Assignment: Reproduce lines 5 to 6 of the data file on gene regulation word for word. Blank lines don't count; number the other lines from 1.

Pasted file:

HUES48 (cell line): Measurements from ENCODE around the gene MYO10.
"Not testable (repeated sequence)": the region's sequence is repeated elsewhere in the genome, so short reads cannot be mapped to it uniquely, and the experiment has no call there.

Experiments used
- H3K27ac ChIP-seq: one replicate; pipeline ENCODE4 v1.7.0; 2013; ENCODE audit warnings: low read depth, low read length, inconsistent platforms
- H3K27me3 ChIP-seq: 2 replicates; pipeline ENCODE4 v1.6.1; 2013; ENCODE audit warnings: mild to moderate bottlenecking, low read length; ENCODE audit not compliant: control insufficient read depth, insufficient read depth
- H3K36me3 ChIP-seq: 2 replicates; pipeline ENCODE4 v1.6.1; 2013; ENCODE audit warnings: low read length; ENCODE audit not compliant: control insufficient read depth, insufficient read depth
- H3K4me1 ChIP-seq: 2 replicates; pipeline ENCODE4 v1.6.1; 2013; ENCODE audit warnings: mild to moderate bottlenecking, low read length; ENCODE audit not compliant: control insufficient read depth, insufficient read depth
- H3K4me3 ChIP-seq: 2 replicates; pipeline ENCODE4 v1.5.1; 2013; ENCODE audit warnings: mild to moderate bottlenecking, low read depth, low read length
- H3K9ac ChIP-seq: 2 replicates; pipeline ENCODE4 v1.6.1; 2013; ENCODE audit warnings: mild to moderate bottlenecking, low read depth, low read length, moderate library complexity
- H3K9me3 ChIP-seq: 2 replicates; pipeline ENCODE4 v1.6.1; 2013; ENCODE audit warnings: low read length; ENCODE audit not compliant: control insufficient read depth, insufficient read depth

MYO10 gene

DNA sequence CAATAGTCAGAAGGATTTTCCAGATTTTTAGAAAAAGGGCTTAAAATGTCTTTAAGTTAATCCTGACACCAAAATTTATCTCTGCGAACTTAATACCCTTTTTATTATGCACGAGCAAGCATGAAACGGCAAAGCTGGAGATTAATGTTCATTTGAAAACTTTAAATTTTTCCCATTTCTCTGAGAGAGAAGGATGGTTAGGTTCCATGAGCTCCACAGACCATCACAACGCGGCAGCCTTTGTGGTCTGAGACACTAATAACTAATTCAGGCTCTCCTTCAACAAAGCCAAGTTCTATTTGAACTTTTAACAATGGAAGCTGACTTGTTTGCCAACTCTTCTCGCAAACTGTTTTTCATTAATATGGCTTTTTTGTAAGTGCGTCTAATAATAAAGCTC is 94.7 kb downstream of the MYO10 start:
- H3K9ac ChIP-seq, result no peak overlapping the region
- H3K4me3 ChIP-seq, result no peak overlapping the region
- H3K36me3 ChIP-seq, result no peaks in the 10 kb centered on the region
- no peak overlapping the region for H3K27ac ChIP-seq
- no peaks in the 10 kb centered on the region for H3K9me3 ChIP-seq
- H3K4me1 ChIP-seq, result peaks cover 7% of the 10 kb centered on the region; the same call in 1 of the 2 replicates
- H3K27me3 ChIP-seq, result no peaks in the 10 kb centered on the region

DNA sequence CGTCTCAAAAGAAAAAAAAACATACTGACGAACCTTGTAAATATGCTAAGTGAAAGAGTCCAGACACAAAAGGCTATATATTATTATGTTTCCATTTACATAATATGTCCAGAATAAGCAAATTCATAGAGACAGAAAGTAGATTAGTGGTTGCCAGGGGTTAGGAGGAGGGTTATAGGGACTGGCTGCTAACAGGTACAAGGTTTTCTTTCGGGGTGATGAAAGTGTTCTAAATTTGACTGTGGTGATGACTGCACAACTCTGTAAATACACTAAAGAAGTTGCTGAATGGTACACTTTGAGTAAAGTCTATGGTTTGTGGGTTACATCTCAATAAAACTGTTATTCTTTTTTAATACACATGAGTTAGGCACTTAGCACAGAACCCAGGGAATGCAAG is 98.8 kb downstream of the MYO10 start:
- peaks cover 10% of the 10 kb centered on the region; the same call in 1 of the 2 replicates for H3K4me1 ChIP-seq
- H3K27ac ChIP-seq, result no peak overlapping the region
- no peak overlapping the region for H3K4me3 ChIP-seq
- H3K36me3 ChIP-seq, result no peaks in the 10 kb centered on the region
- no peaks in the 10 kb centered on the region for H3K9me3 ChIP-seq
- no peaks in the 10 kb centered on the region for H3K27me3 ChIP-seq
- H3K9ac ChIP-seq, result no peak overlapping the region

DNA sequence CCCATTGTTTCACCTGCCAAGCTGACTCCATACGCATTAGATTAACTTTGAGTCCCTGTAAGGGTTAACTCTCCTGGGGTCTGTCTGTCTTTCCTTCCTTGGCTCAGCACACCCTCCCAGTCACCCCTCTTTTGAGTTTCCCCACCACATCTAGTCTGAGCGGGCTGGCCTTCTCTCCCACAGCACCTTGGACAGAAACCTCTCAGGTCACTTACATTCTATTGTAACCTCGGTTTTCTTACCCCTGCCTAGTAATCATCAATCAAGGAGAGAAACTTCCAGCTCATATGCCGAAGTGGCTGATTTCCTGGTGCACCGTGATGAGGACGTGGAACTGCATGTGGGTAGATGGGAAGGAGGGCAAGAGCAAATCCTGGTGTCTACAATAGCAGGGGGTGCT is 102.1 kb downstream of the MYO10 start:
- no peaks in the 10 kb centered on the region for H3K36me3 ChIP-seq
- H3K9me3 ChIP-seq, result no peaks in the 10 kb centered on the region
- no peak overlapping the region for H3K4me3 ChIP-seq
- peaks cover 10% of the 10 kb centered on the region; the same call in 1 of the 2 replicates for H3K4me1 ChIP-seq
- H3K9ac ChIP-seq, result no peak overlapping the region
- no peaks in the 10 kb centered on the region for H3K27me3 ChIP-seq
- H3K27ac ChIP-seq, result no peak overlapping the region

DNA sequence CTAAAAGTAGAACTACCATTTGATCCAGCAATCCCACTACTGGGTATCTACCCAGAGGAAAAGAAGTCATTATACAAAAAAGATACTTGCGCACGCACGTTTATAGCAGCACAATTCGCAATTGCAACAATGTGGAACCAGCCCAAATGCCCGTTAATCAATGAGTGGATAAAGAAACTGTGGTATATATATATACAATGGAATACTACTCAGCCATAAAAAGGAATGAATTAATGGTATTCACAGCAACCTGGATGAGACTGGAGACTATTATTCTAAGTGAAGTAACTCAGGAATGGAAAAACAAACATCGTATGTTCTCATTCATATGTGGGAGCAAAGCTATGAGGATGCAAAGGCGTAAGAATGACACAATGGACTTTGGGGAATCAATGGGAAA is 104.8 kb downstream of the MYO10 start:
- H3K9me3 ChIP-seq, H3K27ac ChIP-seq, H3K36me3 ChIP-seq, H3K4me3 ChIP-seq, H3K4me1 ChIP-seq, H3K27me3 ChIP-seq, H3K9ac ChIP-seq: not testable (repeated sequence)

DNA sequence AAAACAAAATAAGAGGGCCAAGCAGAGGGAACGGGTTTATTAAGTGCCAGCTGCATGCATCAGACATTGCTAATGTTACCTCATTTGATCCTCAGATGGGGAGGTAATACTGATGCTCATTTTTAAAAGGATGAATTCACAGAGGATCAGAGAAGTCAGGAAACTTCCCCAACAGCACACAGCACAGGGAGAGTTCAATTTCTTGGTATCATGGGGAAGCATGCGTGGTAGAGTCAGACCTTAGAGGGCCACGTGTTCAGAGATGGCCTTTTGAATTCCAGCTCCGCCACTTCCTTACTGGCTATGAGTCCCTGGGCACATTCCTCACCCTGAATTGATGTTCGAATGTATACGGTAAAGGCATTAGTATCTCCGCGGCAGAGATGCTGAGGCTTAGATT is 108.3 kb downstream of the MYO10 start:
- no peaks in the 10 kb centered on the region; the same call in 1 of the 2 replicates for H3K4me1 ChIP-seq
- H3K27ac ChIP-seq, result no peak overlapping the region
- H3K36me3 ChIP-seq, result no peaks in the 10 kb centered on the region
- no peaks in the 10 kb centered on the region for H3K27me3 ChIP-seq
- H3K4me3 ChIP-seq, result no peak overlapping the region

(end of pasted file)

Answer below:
- H3K27me3 ChIP-seq: 2 replicates; pipeline ENCODE4 v1.6.1; 2013; ENCODE audit warnings: mild to moderate bottlenecking, low read length; ENCODE audit not compliant: control insufficient read depth, insufficient read depth
- H3K36me3 ChIP-seq: 2 replicates; pipeline ENCODE4 v1.6.1; 2013; ENCODE audit warnings: low read length; ENCODE audit not compliant: control insufficient read depth, insufficient read depth